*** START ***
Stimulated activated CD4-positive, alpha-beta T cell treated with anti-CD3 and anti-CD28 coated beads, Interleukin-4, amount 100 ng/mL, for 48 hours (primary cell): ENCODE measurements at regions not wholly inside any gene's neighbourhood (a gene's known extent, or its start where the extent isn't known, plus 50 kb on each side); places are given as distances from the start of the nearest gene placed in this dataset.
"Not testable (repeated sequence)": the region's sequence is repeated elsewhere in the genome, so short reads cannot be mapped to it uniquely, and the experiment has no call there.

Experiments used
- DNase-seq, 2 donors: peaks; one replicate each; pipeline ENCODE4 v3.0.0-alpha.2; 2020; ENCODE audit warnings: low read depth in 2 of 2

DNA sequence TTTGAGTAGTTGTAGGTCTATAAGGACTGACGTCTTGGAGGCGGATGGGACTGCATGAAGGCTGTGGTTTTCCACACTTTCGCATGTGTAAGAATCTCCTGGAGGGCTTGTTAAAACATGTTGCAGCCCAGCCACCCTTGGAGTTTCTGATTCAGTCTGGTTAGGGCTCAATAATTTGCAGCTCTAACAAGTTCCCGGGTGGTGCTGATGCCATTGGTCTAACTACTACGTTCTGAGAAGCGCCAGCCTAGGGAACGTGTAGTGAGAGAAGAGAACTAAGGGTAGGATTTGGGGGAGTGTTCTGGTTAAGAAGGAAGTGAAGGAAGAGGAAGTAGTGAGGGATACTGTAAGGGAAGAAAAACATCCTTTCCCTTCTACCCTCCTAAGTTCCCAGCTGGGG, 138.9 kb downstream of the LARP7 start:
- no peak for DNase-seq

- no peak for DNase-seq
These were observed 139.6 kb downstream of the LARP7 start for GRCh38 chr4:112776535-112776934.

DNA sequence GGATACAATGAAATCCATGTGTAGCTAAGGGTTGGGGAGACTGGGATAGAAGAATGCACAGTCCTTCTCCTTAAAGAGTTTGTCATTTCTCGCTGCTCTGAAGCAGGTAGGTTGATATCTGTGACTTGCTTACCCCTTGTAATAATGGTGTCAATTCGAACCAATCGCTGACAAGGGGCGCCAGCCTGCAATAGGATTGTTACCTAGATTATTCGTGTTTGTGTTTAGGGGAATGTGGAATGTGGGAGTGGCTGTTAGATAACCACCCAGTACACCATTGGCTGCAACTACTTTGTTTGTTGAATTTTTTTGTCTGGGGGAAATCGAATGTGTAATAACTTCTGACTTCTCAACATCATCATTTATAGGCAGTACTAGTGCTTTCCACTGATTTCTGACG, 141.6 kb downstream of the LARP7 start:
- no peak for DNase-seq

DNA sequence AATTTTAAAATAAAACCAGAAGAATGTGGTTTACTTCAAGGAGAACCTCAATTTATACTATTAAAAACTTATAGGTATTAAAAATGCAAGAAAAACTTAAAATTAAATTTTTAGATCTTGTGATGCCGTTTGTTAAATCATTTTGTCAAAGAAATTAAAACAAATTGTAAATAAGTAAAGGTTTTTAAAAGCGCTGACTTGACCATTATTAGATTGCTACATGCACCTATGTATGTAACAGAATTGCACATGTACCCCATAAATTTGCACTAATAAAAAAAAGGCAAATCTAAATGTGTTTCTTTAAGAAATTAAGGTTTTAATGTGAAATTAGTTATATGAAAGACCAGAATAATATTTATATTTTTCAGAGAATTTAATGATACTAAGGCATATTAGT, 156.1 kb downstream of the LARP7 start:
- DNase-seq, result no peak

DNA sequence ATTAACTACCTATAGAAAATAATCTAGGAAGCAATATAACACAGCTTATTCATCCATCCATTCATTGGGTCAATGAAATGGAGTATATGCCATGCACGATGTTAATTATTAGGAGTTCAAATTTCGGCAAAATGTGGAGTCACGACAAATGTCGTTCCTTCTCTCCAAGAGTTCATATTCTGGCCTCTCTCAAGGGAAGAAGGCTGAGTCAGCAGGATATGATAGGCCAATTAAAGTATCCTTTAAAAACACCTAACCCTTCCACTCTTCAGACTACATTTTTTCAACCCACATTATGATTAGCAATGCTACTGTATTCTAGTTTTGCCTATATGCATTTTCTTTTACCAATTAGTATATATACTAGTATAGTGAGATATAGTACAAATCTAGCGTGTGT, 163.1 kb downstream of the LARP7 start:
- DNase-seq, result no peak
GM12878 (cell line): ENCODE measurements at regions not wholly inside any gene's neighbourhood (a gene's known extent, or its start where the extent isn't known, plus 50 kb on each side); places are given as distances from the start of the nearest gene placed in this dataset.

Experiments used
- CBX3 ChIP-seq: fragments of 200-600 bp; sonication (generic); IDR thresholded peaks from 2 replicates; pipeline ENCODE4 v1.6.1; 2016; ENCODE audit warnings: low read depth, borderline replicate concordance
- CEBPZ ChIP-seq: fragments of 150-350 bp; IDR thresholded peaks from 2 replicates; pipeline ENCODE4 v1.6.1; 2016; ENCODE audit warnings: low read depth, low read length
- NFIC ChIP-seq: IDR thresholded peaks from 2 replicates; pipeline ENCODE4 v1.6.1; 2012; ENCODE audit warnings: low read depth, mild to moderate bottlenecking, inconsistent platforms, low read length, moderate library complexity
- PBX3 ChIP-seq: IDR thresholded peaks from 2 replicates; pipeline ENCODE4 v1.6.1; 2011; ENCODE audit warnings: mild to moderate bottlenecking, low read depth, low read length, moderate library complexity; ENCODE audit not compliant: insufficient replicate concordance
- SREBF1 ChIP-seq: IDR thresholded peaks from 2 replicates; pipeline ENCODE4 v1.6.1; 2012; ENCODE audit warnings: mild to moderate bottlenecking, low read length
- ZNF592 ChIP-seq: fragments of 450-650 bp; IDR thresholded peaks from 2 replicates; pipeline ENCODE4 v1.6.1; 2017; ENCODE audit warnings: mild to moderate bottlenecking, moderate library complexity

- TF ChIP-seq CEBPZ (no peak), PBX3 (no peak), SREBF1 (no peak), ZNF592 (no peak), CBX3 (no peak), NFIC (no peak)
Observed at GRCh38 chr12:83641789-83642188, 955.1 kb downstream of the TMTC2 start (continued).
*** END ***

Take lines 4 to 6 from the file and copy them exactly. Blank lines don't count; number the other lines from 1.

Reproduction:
- DNase-seq, 2 donors: peaks; one replicate each; pipeline ENCODE4 v3.0.0-alpha.2; 2020; ENCODE audit warnings: low read depth in 2 of 2

DNA sequence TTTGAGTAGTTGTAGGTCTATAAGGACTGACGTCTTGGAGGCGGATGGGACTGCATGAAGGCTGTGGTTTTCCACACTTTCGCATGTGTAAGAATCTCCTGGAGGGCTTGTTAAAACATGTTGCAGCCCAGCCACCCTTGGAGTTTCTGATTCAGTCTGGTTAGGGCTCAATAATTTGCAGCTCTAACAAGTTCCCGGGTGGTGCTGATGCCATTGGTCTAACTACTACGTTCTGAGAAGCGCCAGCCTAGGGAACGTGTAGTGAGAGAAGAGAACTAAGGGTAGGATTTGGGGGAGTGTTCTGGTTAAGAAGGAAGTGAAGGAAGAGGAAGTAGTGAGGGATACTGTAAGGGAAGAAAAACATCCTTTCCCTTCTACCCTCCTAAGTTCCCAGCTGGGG, 138.9 kb downstream of the LARP7 start:
- no peak for DNase-seq